Abel Cedeno, the gay teen who used a knife to defend himself from a Bronx classroom attack in September 2017— killing one classmate and slashing another — was pronounced guilty of manslaughter, assault, and weapons possession Monday by Judge Michael A. Gross in a bench trial, which the defendant chose over a jury trial. The case attracted a lot of press attention because it was the first killing in a New York City school in 40 years — and it involved a bullied gay student fighting back.
The top charges of first-degree manslaughter and first-degree assault carry sentences of five to 25 years each — but only one and a third to four years if Cedeno, who was 18 at the time of the crime, is granted youthful offender status given that he has no previous criminal record.
Gross rejected a defense request that their client continue to be allowed out on bail before sentencing on September 10 and remanded him to Rikers Island. Impassive throughout the proceedings, Cedeno was led out in handcuffs. His mother, Luz Hernandez, collapsed in tears and was escorted out of the court by her daughters.
Outside the courtroom, the family and friends of Matthew McCree, the 15-year old killed in the fight, shouted, “Justice for Matthew!” Louna Dennis, his mother, said, “I am gratified. I finally got justice for my son.”
Dennis is suing the city and Cedeno for $25 million as is the mother of Ariane LaBoy, who was slashed repeatedly by Cedeno. Dennis’ attorney, Sanford Rubenstein, said he opposed youthful offender status for Cedeno.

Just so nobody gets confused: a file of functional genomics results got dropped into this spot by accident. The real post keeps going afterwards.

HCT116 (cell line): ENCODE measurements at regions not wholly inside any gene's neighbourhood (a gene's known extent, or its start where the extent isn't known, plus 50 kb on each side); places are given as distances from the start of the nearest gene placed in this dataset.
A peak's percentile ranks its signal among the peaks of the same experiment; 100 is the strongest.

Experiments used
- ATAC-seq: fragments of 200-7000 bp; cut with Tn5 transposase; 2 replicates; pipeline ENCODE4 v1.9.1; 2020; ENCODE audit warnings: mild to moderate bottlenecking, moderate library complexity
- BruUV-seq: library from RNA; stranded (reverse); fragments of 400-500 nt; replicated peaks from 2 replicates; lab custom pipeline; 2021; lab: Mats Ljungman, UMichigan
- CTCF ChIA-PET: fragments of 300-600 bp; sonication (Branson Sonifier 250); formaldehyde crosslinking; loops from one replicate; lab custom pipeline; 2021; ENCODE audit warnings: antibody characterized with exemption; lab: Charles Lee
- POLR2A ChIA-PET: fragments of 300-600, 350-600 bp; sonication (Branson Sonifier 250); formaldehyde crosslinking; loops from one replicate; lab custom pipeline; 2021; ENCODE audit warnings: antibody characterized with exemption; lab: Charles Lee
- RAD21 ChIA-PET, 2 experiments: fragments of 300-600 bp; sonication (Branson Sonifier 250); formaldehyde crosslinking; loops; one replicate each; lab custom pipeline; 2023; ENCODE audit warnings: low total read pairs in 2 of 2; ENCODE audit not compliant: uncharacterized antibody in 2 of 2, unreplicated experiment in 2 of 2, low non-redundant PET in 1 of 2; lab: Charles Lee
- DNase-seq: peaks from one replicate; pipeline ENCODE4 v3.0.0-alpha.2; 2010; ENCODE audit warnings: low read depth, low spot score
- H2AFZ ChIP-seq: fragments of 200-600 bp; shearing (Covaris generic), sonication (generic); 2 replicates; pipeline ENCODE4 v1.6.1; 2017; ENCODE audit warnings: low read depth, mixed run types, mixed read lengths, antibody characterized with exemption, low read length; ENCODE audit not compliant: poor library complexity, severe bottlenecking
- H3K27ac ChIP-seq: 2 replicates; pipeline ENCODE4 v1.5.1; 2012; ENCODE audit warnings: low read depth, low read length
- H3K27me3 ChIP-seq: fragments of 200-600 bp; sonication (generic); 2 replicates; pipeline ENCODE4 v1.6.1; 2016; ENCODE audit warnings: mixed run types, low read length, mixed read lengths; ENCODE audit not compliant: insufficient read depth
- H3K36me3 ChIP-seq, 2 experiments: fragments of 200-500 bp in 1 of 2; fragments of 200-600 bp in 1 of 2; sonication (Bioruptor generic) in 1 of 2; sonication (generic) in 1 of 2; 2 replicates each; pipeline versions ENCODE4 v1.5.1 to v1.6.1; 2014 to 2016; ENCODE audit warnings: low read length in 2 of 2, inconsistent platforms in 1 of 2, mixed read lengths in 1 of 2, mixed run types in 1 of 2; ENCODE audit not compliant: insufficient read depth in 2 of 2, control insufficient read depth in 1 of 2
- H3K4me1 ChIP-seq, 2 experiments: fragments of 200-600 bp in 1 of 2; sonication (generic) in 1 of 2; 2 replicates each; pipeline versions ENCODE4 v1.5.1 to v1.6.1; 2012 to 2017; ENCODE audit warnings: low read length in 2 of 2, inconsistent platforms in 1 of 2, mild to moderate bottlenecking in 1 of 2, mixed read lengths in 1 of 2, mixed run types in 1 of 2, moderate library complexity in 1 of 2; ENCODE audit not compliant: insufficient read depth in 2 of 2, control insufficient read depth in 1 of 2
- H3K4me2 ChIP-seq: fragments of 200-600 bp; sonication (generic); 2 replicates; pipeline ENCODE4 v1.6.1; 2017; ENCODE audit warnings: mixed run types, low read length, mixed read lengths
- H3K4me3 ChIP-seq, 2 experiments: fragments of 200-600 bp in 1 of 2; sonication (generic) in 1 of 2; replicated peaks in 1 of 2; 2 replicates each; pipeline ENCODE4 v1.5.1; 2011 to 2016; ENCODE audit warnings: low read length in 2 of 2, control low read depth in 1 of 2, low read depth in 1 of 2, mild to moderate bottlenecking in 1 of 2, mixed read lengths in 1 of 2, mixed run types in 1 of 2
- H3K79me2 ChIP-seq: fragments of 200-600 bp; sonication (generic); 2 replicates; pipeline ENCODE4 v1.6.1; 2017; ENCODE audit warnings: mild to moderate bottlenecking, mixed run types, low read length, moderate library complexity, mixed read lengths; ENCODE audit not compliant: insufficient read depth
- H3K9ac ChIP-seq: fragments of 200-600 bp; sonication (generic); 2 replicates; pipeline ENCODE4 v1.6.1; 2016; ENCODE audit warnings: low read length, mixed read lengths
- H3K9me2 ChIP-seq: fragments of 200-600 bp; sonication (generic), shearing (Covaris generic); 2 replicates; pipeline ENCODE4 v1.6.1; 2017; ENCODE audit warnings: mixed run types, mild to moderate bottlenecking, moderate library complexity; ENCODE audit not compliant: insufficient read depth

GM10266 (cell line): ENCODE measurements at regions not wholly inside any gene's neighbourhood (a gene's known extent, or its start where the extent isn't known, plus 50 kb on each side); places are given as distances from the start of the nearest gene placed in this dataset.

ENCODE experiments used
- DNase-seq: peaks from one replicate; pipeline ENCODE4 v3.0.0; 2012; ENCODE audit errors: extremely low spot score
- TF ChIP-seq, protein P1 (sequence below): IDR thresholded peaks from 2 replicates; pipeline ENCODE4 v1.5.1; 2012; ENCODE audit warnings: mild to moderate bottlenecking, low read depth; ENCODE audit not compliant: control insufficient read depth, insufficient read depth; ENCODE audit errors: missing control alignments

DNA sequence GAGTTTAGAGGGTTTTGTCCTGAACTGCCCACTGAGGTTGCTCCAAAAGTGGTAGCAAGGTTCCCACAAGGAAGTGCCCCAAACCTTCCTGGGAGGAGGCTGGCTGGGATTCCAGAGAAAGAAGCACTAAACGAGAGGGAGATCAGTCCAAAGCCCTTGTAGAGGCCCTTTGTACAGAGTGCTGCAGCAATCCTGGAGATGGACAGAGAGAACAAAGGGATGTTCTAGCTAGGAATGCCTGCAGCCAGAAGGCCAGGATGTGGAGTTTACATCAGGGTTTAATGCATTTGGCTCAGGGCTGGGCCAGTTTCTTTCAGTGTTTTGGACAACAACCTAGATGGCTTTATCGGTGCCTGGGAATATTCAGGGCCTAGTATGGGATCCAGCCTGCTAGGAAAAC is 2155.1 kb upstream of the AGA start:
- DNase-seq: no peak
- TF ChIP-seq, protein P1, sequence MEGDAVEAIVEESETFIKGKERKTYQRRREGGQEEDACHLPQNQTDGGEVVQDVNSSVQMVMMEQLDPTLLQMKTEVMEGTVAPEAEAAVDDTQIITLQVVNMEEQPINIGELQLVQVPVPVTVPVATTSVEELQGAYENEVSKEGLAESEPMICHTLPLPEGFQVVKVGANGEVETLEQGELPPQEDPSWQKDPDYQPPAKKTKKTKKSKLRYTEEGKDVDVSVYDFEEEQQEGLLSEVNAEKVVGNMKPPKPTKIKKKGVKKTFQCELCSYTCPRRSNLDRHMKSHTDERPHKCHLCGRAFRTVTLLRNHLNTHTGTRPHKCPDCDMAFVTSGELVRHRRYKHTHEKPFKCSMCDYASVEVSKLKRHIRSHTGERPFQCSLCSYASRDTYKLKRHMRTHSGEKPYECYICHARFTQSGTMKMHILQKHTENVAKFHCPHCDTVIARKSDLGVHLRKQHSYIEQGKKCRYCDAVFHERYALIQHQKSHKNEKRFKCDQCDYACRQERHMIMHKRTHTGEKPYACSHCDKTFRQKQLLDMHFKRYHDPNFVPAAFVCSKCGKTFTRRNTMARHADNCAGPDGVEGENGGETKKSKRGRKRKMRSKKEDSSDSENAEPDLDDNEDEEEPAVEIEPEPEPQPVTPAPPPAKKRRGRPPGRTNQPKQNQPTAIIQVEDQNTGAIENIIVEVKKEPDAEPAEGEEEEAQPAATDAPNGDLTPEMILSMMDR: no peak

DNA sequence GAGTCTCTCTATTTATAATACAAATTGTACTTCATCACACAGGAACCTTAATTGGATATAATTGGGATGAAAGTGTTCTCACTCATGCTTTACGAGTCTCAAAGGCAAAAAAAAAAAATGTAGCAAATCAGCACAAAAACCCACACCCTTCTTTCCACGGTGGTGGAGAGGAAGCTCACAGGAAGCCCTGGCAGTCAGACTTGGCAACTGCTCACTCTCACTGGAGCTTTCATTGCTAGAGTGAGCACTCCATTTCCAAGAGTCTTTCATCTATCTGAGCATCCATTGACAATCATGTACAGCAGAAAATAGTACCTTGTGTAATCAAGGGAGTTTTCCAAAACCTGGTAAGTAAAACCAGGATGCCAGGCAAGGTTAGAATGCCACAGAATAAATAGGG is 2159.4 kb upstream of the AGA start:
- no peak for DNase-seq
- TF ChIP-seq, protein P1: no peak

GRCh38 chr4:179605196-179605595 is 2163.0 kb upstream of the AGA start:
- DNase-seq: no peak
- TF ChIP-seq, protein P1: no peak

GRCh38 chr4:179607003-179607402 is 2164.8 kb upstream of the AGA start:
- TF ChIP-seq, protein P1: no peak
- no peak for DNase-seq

Rubenstein told Gay City News, “This is a tragedy for all the families that must not be repeated. It is due to the failure of the Department of Education [DOE] to enforce the Dignity for All Students Act,” or DASA, the state anti-bullying law for schools.
Cedeno testified that he had been bullied since the sixth grade and that school authorities would not confront his bullies or grant him the transfer to a safer school that he and his mother had sought. The Urban Assembly School for Wildlife Conservation where the incident occurred was closed shortly after the deadly 2017 incident when school officials finally acknowledged that it had descended into chaos.
Rubenstein also said metal detectors — that would have detected Cedeno’s knife — were requested by the principal, but the DOE turned her down.
Out gay attorney Tom Shanahan, who is suing the city on behalf of the Cedeno family — also over the failure to enforce DASA — said, “I feel like I am in a Shakespearean tragedy. There are no winners. Ms. Dennis lost her son and Abel’s mom has lost her son in some respects, as well.”
Shanahan said of Cedeno, “This young man is not a danger to anyone and never was. To think of the taxpayers paying to incarcerate a victim like Abel is mind-boggling.”
Judge Gross was as impassive today as he was listening to the testimony of 19 prosecution witnesses and of Cedeno. He did not explain his decision — any more than a jury would have to.
Shanahan said, “The judge seems to be trying to send a message that under no circumstances may a student bring a weapon to school. I understand that. I also know there are hundreds if not thousands of Abel Cedenos who are being bullied in communities like Abel’s. What are these kids to do? The message is: no matter what, don’t defend yourself. What is the alternative? Drop out?”
Indeed, Cedeno was repeating the 12th grade because he had missed so much school due to bullying. He was relentlessly taunted as a “faggot” and “bitch,” he had testified — in some cases, just for having long hair. He was not made aware of alternatives available to him as a gay student, such as the Harvey Milk School.
Gross had warned Cedeno and his defense counsels, Christopher R. Lynn and Robert J. Feldman, at the start of the trial that he faced five to 25 years on each of the top counts and that they could run consecutively if they did not accept a plea deal of 10 years being offered by prosecutors Nancy Borko and Paul A. Andersen.